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Grab your tickets to the Margaret River Readers and Writers Festival!

Margaret River Readers & Writers Festival is a storytelling spectacular presented by Arts Margaret River, featuring: Germaine Greer, Michael Leunig, Kim Scott, Anna Funder, William McInnes, Chris Hammer, Liz Byrski, Minnie Darke, Amanda Curtin, Maddie Godfrey, Lisa Harvey-Smith, James Massola, Jesse Oliver, Gregory Smith, Dave Warner and more!

A not-to-be-missed event for anyone who loves arts, culture, books and Margaret River. PLUS free events and entertainment for the whole family on the festival weekend thanks to our friends at Lotterywest.

Full program and tickets available now from

For more fab festivals, check out our 2019 guide:


Find a fabulous writers' festival near you in 2019

Looking to visit a writers festival in 2019?

We've put together a shortlist of festivals around Australia that we think should be on your bucket list, from the world-famous to the local and niche.

Click here to download our shortlist.



The woman who fell in love with the author of 'Wake in Fright'

Jacqueline Kent was working as a book editor when she was assigned a set of humorous short stories by Kenneth Cook, author of the classic horror novel Wake in Fright.

Her dealings with Cook resulted in a 'volcanic' relationship and a brief marriage between two lovers of words. Jacqueline writes beautifully about her time with Ken in her new memoir, Beyond Words.

On the Good Reading Podcast, Jacqueline tells us about the enduring, horrfying influence of Wake in Fright, the many paradoxes of the man who wrote it, and the changes she's seen unfold across the Australian book industry since the '80s. 

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Dave Warner and Alan Carter on why Aus & NZ crime fiction is better than Scandi noir

In a new episode of the Good Reading podcast, punk rocker Daver Warner and documentary maker Alan Carter - who are also award-winning crime writers - talk putting politics in police procedurals, share stories about the people their characters are based on, and argue that the crime fiction coming out of Australia and New Zealand is well overdue to take over the mantle of Scandi noir.

Dave also tells us how a crime he wrote about in one of his early books resulted in him being nominated as a suspect in one of Australia's longest-running cold-case murders.

Alan Carter is the author of the Cato Kwong thriller series and the standalone novel Marlborough Man. His latest book is Heaven Sent.

Dave Warner's first book, City of Light won the WA Premier's Book Award. His latest books are Before it Breaks and Clear to the Horizon

Listen to the podcast on Soundcloud, Apple Podcasts, or any other app by searching for the 'Good Reading Podcast'.


Yotam Ottolenghi on on why writing 'Simple' was ‘excruciatingly difficult’

Yotam Ottolenghi is universally admired for a cooking style that is complex, layered, and brimming with freshness and colour. Unfortunately that can sometimes lead to a lot of preparation and even more washing up. In his latest book, Simple, Ottolenghi proves that cooking his way doesn’t have to be so challenging.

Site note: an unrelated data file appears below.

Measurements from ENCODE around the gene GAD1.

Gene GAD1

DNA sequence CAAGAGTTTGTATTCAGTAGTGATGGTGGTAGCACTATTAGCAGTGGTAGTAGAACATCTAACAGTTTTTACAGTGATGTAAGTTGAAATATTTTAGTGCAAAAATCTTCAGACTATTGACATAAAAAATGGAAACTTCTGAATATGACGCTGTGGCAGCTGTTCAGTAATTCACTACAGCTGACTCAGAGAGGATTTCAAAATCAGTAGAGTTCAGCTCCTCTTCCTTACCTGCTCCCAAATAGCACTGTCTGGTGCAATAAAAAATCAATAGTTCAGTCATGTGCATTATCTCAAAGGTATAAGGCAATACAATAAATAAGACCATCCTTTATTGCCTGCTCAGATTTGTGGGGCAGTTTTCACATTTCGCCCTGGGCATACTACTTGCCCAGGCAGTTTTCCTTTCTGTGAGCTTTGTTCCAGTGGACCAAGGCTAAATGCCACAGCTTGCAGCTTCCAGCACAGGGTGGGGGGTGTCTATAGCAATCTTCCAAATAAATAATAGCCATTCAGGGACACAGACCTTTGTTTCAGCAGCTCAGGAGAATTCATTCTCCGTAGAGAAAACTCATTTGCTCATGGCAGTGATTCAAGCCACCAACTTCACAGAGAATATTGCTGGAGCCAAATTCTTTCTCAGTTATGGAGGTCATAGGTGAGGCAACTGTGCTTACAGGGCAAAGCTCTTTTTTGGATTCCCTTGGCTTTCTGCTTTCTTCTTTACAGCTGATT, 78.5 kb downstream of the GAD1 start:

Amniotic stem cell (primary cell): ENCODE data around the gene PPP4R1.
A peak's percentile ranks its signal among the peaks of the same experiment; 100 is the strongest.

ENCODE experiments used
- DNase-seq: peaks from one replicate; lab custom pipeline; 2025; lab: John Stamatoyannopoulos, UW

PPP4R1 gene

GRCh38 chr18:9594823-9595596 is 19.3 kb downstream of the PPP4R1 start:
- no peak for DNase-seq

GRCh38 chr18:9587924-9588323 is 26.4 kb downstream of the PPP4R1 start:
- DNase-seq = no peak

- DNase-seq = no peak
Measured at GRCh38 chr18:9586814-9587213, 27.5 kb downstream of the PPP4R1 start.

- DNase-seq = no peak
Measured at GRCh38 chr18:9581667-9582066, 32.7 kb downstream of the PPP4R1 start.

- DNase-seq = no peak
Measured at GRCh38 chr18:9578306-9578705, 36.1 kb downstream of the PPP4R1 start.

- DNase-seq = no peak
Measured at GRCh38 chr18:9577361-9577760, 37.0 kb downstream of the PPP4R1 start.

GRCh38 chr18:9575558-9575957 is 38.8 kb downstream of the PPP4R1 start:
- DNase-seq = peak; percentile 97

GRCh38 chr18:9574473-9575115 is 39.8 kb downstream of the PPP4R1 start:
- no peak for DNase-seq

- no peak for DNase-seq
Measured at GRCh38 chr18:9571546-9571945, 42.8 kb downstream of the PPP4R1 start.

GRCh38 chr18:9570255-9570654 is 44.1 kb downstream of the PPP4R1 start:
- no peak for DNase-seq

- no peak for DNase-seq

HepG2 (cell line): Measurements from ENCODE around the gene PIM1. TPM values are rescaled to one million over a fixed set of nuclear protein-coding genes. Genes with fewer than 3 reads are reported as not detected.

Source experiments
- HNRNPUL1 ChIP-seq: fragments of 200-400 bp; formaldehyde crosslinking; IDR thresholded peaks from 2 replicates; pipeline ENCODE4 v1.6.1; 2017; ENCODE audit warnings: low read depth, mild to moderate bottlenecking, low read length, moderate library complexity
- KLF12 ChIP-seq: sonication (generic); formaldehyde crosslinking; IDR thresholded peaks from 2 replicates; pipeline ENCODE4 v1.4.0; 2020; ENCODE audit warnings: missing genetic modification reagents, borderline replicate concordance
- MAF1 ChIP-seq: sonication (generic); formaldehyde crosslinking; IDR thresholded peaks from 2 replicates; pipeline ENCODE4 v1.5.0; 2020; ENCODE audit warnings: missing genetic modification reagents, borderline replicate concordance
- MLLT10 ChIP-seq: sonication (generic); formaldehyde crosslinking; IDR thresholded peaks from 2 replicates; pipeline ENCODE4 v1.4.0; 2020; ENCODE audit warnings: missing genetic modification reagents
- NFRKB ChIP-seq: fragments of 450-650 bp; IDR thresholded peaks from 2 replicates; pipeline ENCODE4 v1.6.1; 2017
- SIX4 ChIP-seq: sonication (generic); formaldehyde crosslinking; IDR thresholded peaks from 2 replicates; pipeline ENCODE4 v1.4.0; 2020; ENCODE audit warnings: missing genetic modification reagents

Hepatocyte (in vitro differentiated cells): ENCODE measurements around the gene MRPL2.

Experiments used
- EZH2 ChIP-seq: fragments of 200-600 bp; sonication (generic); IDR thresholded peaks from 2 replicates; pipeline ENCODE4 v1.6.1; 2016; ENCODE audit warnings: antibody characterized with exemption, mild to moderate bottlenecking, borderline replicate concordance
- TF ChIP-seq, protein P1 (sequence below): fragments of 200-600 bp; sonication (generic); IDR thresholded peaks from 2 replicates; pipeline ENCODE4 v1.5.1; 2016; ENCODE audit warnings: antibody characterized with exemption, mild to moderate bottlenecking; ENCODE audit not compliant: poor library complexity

On the advice of his sister, Ottolenghi has created a book of recipes for the time poor or the outright lazy using a set of 10 fundamental ingredients. Gregory Dobbs asks about the perils and pleasures of cooking Ottolenghi style and how Simple can help you get there.


Would you change your own past? Jennifer Spence on The Lost Girls

If given the chance, would you adjust the past to avoid a terrible tragedy in the future? And if you went back in time 20 years and tracked down a younger version of yourself, what kind of person would you find?

These questions are central to Jennifer Spence's new novel, The Lost Girls. Stella slips back in time to 1997 and must disguise herself in the past, resist changing her family's fate, and attempt to get back to the present.

We spoke to the author about time travel, the innocence of 1997, and gleaning writing advice from a famous parable.

Subscribers can read the cover story on The Lost Girls, or you can listen to our podcast interview with the author using the links below.

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About the book 


Chloe Hooper enters the mind of an arsonist

As the worst fires in California's history rage across the state, and Australia enters fire season after a particularly dry winter, Walkley Award-winning author Chloe Hooper examines 2009's devastating Black Saturday bushfires and profiles a man who deliberate lit them.

Over 40,000 hectares of bushland and private property were destroyed, and 173 people died in the fires.

Chloe's new book The Arsonist is a captivating and haunting retelling of the Black Saturday bushfires through the eyes of those who were there, as well as the subsequent investigation and trial of firebug Brendan Sokaluk.

On the Good Reading Podcast, Chloe shares her own experience of the fires that swept past her house in Northern Victoria, discusses the role and response of governments when it comes to managing fires on a rapidly warming planet, and helps to answer the burning question: what kind of person is an arsonist?

Listen on Soundcloud, Apple Podcasts, or any other app by searching the Good Reading Podcast.